A New Start By Bridget White

Editor's Report

Only recently have I adopted the tradition of settingresolutions. But I really like it. Resolutions not only set a tone for the yearto come, but they also help establish a starting point — this is where itbegins; this is the new year. It’s like getting another chance to geteverything right. You start over with a clean slate and all the bestintentions. I’m not saying I always keep my resolutions, but theself-reflection is helpful, and it’s nice to set goals — both personal andprofessional.

Which brings me to my real point: professional goals. Inpreparation for writing this month, I took a look back at what I had written inlast year’s January column. “Growing Resolutions” was the title, andit outlined what I believed were the top 10 resolutions we should adopt as anindustry.

10. Be more efficient.

9. Try beneficials.

8. Update facilities.

7. Experiment with new products and techniques.

6. Market, market, market.

5. Read more GPN (a little joke).

4. Get out to more industry events.

3. Think “outside the box.”

2. Be an industry advocate.

1. Just say no to price cuts.

My first thought was what a good idea; I’ll make anotherlist of industry resolutions — set some priorities, air some grievances. Itsounded like a good idea until I actually tried to think of 10 new resolutions.I couldn’t do it. I realized that just as my personal list always includeseating less take-out and exercising more, our industry list is always going toinclude being more efficient, increasing marketing efforts and fighting pricecuts. And I think that’s the way it should be. Efficiency isn’t something thatyou achieve and then move on; it’s a long-term goal that you have to constantlywork at — employees come and go and have to be trained; new technologyredefines capabilities and increases workflow; improved genetics facilitatestandardization. All of these factors come together to constantly redefine whatit means to be efficient, and so achieving that new definition becomes arecurring goal.

Making an Effort

People often get discouraged by making the same resolutionsyear after year. Last year I vowed to be less grumpy, more outgoing, perkier.Well guess what’s on my list again this year? Not because my resolve slippedand I failed but because I can always do better. That’s how I feel about ourindustry resolutions — we can always do better — that’s why I don’t think weneed to set new resolutions this year.

I’ve seen wonderful things happen this past year infloriculture. Growers in the Northeast worked together to fight waterrestrictions and market their product during an awful drought. Following thedeath of one of our industry’s biggest advocates, Paul Ecke, Jr., you couldalmost see the sense of responsibility growing inside people as they steppedforward to fill the void he left. And what about our industry’s stewardship ofa nation that still mourns September 11? Growers, nurseries and florists donatedtime and product for memorials, and America In Bloom encouraged cities,counties and communities to make their surroundings more beautiful. This is ourindustry working toward its resolutions.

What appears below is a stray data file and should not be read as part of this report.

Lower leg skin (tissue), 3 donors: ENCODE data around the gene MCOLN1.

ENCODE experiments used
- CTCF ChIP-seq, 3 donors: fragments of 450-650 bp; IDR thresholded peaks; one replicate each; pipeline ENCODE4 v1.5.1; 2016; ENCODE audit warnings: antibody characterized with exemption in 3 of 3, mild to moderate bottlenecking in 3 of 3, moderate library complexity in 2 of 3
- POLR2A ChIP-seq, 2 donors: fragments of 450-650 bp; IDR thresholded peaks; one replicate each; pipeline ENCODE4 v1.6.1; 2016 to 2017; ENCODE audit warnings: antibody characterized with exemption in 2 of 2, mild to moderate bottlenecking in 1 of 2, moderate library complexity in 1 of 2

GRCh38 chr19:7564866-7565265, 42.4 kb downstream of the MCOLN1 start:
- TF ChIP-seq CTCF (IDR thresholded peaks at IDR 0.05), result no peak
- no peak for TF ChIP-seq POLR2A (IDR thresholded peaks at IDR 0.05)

A Last Word

I have almost reached the end of my allotted space and haveyet to mention a couple of new business items that were put on my list. Thefirst is our expanded poinsettia coverage. Did you think we couldn’t do morethan devoting our February issue to new cultivars, recommendations and trialresults? Well we have. We know that our February issue reaches most of youafter the breeders’ mid-January early order deadline, but because of trialdates and printing requirements, we’re not able to make the January issue. Sogo to www.onhort.com around the middle of January for a preview of the newcultivars. All of the trial data will not be ready, but at least you can haveJim Barrett and Allen Hammer’s opinions about the new cultivars before you haveto place your order.

The only other thing I want to say is Happy New Year. Fromthe staff of GPN — Brandi, Bridget, Carrie, Catherine, Ed, Jean, Kelley, Tamiand Tim — we wish you and yours a prosperous new year that fulfills all ofyour wishes.

Bridget White

Bridget White is Editor of GPN.

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GPN recognizes 40 industry professionals under the age of 40 who are helping to determine the future of the horticulture industry. These individuals are today’s movers and shakers who are already setting the pace for tomorrow.
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November 2020 GPN
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